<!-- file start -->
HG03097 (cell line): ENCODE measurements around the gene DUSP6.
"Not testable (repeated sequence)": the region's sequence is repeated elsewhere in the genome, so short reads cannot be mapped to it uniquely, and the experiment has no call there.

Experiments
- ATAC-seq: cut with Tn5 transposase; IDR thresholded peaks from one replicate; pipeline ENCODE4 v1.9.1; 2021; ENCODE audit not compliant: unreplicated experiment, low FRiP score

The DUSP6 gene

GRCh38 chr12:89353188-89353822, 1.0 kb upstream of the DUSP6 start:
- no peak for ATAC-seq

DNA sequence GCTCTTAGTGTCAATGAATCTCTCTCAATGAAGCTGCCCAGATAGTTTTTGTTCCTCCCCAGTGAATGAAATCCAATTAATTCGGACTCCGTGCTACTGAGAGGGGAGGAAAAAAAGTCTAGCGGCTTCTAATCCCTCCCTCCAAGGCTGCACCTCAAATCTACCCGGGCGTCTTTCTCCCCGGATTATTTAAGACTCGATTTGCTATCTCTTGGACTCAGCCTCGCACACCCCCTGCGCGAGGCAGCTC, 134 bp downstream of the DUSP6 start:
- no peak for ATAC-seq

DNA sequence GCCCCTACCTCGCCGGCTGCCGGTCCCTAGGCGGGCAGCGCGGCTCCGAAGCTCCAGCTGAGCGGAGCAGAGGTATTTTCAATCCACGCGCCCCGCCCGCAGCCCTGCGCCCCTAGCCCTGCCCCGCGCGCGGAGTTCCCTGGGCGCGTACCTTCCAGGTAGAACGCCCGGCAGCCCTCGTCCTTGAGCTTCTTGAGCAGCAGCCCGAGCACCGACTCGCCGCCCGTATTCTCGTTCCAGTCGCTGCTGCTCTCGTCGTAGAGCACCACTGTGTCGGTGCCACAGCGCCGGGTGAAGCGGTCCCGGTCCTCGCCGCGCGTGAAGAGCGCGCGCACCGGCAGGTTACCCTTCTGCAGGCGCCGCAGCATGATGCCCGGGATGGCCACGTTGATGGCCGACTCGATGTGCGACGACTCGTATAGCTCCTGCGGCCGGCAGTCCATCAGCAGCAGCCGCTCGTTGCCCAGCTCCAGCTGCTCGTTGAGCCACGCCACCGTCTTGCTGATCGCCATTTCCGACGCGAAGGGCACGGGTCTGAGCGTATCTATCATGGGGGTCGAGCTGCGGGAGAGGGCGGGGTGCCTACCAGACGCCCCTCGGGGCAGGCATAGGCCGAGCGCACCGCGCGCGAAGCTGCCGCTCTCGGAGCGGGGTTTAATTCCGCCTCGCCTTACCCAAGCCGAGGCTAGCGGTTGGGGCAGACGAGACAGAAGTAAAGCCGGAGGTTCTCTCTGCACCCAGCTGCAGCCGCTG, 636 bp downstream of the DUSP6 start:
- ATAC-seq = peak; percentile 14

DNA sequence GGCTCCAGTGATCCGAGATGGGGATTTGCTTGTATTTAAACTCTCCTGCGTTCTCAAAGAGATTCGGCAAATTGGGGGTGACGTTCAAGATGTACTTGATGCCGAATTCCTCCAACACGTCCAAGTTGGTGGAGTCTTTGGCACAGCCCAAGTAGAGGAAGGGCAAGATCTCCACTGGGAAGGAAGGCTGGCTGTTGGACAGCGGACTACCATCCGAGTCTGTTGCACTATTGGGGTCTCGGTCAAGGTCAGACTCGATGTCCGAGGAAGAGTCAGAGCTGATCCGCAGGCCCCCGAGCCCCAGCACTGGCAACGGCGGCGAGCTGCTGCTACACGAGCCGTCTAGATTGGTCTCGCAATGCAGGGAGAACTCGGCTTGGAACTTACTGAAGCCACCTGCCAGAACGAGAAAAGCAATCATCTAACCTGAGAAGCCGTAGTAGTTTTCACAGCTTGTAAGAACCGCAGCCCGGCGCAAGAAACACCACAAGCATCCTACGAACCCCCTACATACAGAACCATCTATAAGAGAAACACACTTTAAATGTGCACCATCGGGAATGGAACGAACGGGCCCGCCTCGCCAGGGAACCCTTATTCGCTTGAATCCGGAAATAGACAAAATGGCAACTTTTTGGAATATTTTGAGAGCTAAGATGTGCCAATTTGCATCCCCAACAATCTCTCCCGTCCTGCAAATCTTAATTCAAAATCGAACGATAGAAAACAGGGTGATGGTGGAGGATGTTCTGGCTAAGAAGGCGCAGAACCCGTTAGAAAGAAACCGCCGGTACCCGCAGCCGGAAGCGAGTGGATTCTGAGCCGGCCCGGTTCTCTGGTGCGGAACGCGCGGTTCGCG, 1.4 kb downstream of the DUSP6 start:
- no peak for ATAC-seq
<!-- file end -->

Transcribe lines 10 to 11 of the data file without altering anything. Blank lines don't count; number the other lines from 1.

DNA sequence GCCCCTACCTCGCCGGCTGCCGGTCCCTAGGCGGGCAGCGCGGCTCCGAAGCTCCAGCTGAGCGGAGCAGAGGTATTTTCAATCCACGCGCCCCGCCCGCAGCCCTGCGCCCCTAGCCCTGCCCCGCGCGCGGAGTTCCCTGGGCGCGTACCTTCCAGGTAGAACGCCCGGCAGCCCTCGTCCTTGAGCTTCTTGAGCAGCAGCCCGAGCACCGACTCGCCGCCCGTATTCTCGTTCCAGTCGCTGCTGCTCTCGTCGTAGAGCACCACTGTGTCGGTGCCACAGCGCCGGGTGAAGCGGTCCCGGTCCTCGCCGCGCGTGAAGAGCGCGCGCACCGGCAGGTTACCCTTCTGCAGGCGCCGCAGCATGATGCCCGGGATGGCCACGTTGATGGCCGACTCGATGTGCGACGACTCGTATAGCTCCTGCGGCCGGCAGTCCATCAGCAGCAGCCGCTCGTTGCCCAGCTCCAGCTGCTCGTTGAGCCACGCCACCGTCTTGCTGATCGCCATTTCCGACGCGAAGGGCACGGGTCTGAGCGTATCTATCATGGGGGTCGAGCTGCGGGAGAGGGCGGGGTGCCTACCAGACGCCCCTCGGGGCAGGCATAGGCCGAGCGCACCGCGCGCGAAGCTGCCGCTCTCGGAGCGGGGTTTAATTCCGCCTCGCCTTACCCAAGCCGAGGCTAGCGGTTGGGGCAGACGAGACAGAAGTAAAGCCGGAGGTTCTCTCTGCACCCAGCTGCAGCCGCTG, 636 bp downstream of the DUSP6 start:
- ATAC-seq = peak; percentile 14